My family & I are big fans of the Animal Planet show River Monsters. I think it’s the right mix of adventure, science, mystery, and sport to hold everyone’s attention. It doesn’t hurt that it’s very easy to knit through which is always a bonus for me. Unsurprisingly, it’s led my son to become extremely interested in fishing. It’s a bit of a challenge for us as parents to nurture this interest as we really haven’t done much fishing on our own. I’ve gone a fair bit with my dad, but generally I’ve always gone for the company and being out on the water more than actually trying to catch anything. We’re discovering there’s definitely a learning curve — as is evidenced by this string of texts between me & my dad this morning…
It’s pretty easy to get fishing gear and throw a couple hooks in the water, but actually catching things is a little more complicated. Apparently keeping your live bait contained is not an issue though, which is great news in my opinion.
Opening day of the fishing season was Saturday, so yesterday evening with Mr Knitting Sarah mostly on the mend we headed out and spent a couple hours on the shores of a local lake.
We didn’t catch anything — by all reports the fish are biting in the mornings, but not so much the evenings and I think the lack of live bait wasn’t helping us (hence the questions about live bait this morning). It still felt good to get out to the water and check and familiarize ourselves with our gear. Personally, I was pretty fascinated just peering into the water — watching minnows and the occasional larger fish swim up to my lure, stare at it, and then swim away. I got to see a catfish kind of rise off the bottom a couple times, too, which was really other-worldly and cool. I think (read: hope) the catching will come for my kids’ sake, but for the first night I feel like I learned some things and enjoyed the wildlife around me including Little Green Herons, Kingfishers, and Pelicans.
My son definitely idolizes the host of River Monsters, Jeremy Wade, quite a bit and I have to admit I think what he’s done is pretty cool. I really like the whole catch and release mentality as well as his very big-picture approach of not just trying to pull fish out of the water, but really striving to understand what’s at play in the whole ecosystem in each location he fishes. He also displays extreme patience, unwavering determination, and just sheer mental stamina that borders ever so closely on obsession to work through the inevitable lulls in action associated with fishing. This has proven exceptionally useful in teaching our children to fish because they’ve heard this TV host talk repeatedly about how much waiting and patience is involved in fishing, but it also got me thinking — fishing isn’t really isn’t very different from knitting.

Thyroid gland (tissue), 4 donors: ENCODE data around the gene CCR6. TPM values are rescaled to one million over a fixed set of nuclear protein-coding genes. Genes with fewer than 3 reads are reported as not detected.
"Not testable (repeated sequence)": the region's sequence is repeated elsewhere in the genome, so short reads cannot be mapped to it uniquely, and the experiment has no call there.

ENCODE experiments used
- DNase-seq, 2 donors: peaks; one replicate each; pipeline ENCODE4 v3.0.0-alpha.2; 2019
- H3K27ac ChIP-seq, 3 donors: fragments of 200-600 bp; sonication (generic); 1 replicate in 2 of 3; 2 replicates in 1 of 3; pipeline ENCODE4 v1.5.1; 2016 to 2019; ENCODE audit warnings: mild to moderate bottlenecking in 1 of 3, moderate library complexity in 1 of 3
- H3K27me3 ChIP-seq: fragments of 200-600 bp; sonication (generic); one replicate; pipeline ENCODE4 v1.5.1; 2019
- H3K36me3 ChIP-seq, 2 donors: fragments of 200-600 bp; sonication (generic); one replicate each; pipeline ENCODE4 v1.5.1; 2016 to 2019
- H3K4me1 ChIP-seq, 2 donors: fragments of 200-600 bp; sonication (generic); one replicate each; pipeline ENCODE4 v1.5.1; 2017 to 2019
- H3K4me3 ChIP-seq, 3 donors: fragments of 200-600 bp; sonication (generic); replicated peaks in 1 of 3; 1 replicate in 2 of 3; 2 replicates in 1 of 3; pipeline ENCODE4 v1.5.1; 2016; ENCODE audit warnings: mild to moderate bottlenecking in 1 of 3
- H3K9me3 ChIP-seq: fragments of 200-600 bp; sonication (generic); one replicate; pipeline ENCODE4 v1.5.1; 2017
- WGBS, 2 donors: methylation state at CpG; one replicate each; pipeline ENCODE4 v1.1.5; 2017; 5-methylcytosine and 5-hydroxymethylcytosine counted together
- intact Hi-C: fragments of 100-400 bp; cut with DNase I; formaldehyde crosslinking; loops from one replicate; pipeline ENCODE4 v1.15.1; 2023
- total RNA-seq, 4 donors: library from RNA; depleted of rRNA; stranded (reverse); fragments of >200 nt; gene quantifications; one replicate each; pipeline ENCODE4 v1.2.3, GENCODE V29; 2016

We stitch and we stitch and we stitch, using the right tools and materials just like Mr Wade preps his rods, reels, tackle, and bait in his quest to land specific fish. We rely on a pattern and experience to guide us to our finished projects just as he uses his experience and fishing guides and local knowledge to catch a fish. And we all have to be comfortable with a healthy dose of repetition and accept that some days we just don’t make tangible forward progress, but that it never means we aren’t gaining important knowledge that will eventually get us to our goal.
The last couple days have been some of those days for me. Through no one’s fault but my own I misread the instructions for the leg of my Paper Moon socks not once, but twice. So today I find myself starting the leg section of these socks for the third time.
They are gorgeous and I’m going to love wearing these socks, but the sheer mental stamina that borders on obsession is definitely coming in handy at this particular moment as every fiber of my being wants these beautiful socks off my needles and on my feet now.
It wasn’t until we were listening to the River Monsters audiobook on the way home from vacation that all this similarities really became apparent to me. As Wade was describing some of his thought processes and also the evolution of his career, I stopped the recording and looked at my husband and said, “Holy crap. I’m a lot like this guy.”
He responded with his very best DUH face, and said, “Yeah. You are pretty much the Jeremy Wade of knitting.”
Near single-minded pursuit of knowledge in your chosen field? Check. The drive to share said knowledge in a holistic way? Check. Near super-human patience? Check. The mental stamina to keep working toward a goal even though it’s very slow-going? Check. Kind of lacking the big-picture of career planning, but turning out ok anyway? Check.
It may take a little time, but just as Jeremy Wade will surely land a river monster in each episode of his show, you can count on the fact that I have what it takes to finish my knitting and spinning projects, even when they test my reserves of patience. Oh, and eventually I’ll probably figure out how to catch fish, too.